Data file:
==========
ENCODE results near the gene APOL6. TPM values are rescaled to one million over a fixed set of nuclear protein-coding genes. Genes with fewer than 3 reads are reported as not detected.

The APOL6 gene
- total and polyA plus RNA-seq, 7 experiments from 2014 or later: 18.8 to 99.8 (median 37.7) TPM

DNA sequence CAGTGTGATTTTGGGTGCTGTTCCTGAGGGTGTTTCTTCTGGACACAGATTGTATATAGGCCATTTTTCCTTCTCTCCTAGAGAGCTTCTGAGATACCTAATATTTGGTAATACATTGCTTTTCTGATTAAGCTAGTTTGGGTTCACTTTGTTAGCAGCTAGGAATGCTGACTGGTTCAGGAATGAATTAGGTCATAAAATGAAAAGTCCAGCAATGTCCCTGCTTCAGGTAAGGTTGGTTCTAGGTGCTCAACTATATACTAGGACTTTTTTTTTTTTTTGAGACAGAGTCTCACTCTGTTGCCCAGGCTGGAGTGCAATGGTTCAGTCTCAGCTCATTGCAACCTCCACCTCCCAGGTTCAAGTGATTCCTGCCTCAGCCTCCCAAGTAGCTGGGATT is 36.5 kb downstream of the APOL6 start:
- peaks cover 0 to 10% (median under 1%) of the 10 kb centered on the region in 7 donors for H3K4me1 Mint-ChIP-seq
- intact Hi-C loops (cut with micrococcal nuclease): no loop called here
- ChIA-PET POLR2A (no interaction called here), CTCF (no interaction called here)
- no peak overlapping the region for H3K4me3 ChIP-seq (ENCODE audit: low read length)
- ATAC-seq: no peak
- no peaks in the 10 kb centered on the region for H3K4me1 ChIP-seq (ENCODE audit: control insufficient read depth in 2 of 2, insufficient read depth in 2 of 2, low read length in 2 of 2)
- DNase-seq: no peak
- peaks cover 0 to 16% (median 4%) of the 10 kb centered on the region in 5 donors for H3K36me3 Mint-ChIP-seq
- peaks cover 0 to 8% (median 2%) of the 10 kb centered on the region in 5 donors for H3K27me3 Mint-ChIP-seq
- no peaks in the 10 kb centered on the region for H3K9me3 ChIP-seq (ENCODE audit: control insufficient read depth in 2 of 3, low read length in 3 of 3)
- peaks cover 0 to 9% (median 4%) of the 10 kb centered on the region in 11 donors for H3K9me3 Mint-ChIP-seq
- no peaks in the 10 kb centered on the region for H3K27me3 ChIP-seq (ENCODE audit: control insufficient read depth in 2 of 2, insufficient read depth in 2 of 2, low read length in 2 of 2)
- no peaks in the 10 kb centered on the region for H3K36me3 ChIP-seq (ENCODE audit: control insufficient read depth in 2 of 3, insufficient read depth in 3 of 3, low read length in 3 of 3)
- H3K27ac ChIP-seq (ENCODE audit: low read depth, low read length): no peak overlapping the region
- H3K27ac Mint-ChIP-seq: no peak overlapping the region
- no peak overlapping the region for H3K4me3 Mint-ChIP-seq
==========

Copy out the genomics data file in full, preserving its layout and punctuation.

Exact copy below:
ENCODE results near the gene APOL6. TPM values are rescaled to one million over a fixed set of nuclear protein-coding genes. Genes with fewer than 3 reads are reported as not detected.

The APOL6 gene
- total and polyA plus RNA-seq, 7 experiments from 2014 or later: 18.8 to 99.8 (median 37.7) TPM

DNA sequence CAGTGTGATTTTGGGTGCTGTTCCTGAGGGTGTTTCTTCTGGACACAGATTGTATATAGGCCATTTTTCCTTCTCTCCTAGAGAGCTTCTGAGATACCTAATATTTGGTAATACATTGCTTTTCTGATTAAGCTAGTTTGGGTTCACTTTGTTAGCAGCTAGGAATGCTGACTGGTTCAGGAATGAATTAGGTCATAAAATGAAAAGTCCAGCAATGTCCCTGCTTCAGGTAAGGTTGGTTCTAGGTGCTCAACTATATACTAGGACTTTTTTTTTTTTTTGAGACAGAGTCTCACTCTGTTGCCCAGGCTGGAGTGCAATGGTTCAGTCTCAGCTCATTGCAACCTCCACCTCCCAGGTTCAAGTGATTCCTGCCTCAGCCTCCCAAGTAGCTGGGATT is 36.5 kb downstream of the APOL6 start:
- peaks cover 0 to 10% (median under 1%) of the 10 kb centered on the region in 7 donors for H3K4me1 Mint-ChIP-seq
- intact Hi-C loops (cut with micrococcal nuclease): no loop called here
- ChIA-PET POLR2A (no interaction called here), CTCF (no interaction called here)
- no peak overlapping the region for H3K4me3 ChIP-seq (ENCODE audit: low read length)
- ATAC-seq: no peak
- no peaks in the 10 kb centered on the region for H3K4me1 ChIP-seq (ENCODE audit: control insufficient read depth in 2 of 2, insufficient read depth in 2 of 2, low read length in 2 of 2)
- DNase-seq: no peak
- peaks cover 0 to 16% (median 4%) of the 10 kb centered on the region in 5 donors for H3K36me3 Mint-ChIP-seq
- peaks cover 0 to 8% (median 2%) of the 10 kb centered on the region in 5 donors for H3K27me3 Mint-ChIP-seq
- no peaks in the 10 kb centered on the region for H3K9me3 ChIP-seq (ENCODE audit: control insufficient read depth in 2 of 3, low read length in 3 of 3)
- peaks cover 0 to 9% (median 4%) of the 10 kb centered on the region in 11 donors for H3K9me3 Mint-ChIP-seq
- no peaks in the 10 kb centered on the region for H3K27me3 ChIP-seq (ENCODE audit: control insufficient read depth in 2 of 2, insufficient read depth in 2 of 2, low read length in 2 of 2)
- no peaks in the 10 kb centered on the region for H3K36me3 ChIP-seq (ENCODE audit: control insufficient read depth in 2 of 3, insufficient read depth in 3 of 3, low read length in 3 of 3)
- H3K27ac ChIP-seq (ENCODE audit: low read depth, low read length): no peak overlapping the region
- H3K27ac Mint-ChIP-seq: no peak overlapping the region
- no peak overlapping the region for H3K4me3 Mint-ChIP-seq